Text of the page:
We know, or I think we know, that a single-payer system – in which the government collects taxes, and uses the revenue to provide health insurance – would be constitutional. I mean, I don’t think the court is about to strike down Medicare.
Well, ObamaRomneycare is basically a somewhat klutzy way of simulating single-payer. Instead of collecting enough revenue to pay for universal health insurance, it requires that those who can afford it buy the insurance directly, then provides aid – financed with taxes – to those who can’t. The end result is much the same as if the government collected taxes from those under the mandate and bought insurance for them… It is in no sense more interventionist, more tyrannical, than Medicare; it’s just a different way of achieving the same thing.
And Kevin Drum carries that further:
This whole case has a serious air of angels-dancing-on-the-head-of-a-pin. The individual mandate is enforced by a tax penalty, and if it were called a tax penalty it would be okay. But since it’s called a fine it’s unconstitutional! Congress can tax everyone and then provide them with health insurance – outsourced to a private company if it wants to. But it can’t require everyone to simply buy the exact same health insurance directly for the exact same price!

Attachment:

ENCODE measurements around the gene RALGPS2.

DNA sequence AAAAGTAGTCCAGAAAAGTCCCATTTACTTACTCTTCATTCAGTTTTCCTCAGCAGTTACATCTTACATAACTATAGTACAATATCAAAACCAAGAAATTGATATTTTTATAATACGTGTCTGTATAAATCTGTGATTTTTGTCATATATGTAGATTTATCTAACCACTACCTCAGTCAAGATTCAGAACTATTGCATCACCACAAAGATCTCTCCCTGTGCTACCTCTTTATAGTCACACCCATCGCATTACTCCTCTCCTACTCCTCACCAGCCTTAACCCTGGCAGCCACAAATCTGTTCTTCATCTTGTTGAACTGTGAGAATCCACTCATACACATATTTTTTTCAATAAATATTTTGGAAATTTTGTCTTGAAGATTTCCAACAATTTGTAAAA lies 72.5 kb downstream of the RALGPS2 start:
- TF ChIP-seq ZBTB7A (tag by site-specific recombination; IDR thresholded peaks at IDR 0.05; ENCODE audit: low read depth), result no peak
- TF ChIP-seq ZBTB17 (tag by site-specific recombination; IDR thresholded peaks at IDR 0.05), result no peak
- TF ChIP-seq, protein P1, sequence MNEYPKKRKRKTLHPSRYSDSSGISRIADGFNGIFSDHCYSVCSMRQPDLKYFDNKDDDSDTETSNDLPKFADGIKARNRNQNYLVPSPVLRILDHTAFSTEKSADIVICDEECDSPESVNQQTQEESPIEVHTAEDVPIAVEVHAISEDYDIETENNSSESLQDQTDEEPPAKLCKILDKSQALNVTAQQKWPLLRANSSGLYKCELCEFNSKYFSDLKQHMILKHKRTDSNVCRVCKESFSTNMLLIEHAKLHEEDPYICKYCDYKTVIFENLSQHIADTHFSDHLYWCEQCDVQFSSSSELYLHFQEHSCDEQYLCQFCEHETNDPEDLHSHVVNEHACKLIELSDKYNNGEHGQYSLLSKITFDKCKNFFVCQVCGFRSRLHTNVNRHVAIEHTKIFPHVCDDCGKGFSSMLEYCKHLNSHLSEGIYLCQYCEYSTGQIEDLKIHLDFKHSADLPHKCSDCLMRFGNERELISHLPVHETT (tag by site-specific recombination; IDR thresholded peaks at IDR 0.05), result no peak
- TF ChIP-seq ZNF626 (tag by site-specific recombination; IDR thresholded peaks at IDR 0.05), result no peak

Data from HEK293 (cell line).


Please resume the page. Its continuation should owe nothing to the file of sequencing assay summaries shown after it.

Yes, it’s kind of nutty, and Drum adds this:
Maybe these distinctions really matter. But to an awful lot of people they sure sound an awful lot like mere excuses to reach a conclusion they want to reach. That’s because, broadly speaking, it’s nearly impossible to argue that Obamacare is even close to pushing the envelope on Congress’s power to regulate interstate commerce. It’s aimed at a particular sector (healthcare) and uses a particular method (the mandate) to accomplish its goals, but lots of acts of Congress use slightly new and different ways of accomplishing legitimate goals. The methods of 1787 just don’t map precisely onto 2012.